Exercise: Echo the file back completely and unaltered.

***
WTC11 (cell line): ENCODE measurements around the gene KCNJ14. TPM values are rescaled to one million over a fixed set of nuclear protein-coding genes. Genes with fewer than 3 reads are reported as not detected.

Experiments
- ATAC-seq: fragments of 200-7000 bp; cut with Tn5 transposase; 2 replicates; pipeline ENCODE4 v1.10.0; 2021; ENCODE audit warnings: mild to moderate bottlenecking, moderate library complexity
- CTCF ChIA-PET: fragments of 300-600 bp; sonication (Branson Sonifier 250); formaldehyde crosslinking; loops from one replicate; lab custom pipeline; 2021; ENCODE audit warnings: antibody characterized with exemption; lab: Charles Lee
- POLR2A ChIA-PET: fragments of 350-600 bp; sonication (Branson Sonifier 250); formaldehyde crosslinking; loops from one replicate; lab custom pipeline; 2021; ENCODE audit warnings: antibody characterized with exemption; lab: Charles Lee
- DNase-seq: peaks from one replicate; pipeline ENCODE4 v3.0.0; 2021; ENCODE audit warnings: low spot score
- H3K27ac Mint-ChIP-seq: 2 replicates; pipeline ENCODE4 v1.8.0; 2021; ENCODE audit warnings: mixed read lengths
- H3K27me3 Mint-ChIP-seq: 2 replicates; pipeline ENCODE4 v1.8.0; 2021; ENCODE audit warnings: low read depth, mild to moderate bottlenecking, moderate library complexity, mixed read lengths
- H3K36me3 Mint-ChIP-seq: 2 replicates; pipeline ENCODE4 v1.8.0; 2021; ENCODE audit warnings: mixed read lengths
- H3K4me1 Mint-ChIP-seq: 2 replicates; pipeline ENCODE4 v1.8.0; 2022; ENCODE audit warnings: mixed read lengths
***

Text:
WTC11 (cell line): ENCODE measurements around the gene KCNJ14. TPM values are rescaled to one million over a fixed set of nuclear protein-coding genes. Genes with fewer than 3 reads are reported as not detected.

Experiments
- ATAC-seq: fragments of 200-7000 bp; cut with Tn5 transposase; 2 replicates; pipeline ENCODE4 v1.10.0; 2021; ENCODE audit warnings: mild to moderate bottlenecking, moderate library complexity
- CTCF ChIA-PET: fragments of 300-600 bp; sonication (Branson Sonifier 250); formaldehyde crosslinking; loops from one replicate; lab custom pipeline; 2021; ENCODE audit warnings: antibody characterized with exemption; lab: Charles Lee
- POLR2A ChIA-PET: fragments of 350-600 bp; sonication (Branson Sonifier 250); formaldehyde crosslinking; loops from one replicate; lab custom pipeline; 2021; ENCODE audit warnings: antibody characterized with exemption; lab: Charles Lee
- DNase-seq: peaks from one replicate; pipeline ENCODE4 v3.0.0; 2021; ENCODE audit warnings: low spot score
- H3K27ac Mint-ChIP-seq: 2 replicates; pipeline ENCODE4 v1.8.0; 2021; ENCODE audit warnings: mixed read lengths
- H3K27me3 Mint-ChIP-seq: 2 replicates; pipeline ENCODE4 v1.8.0; 2021; ENCODE audit warnings: low read depth, mild to moderate bottlenecking, moderate library complexity, mixed read lengths
- H3K36me3 Mint-ChIP-seq: 2 replicates; pipeline ENCODE4 v1.8.0; 2021; ENCODE audit warnings: mixed read lengths
- H3K4me1 Mint-ChIP-seq: 2 replicates; pipeline ENCODE4 v1.8.0; 2022; ENCODE audit warnings: mixed read lengths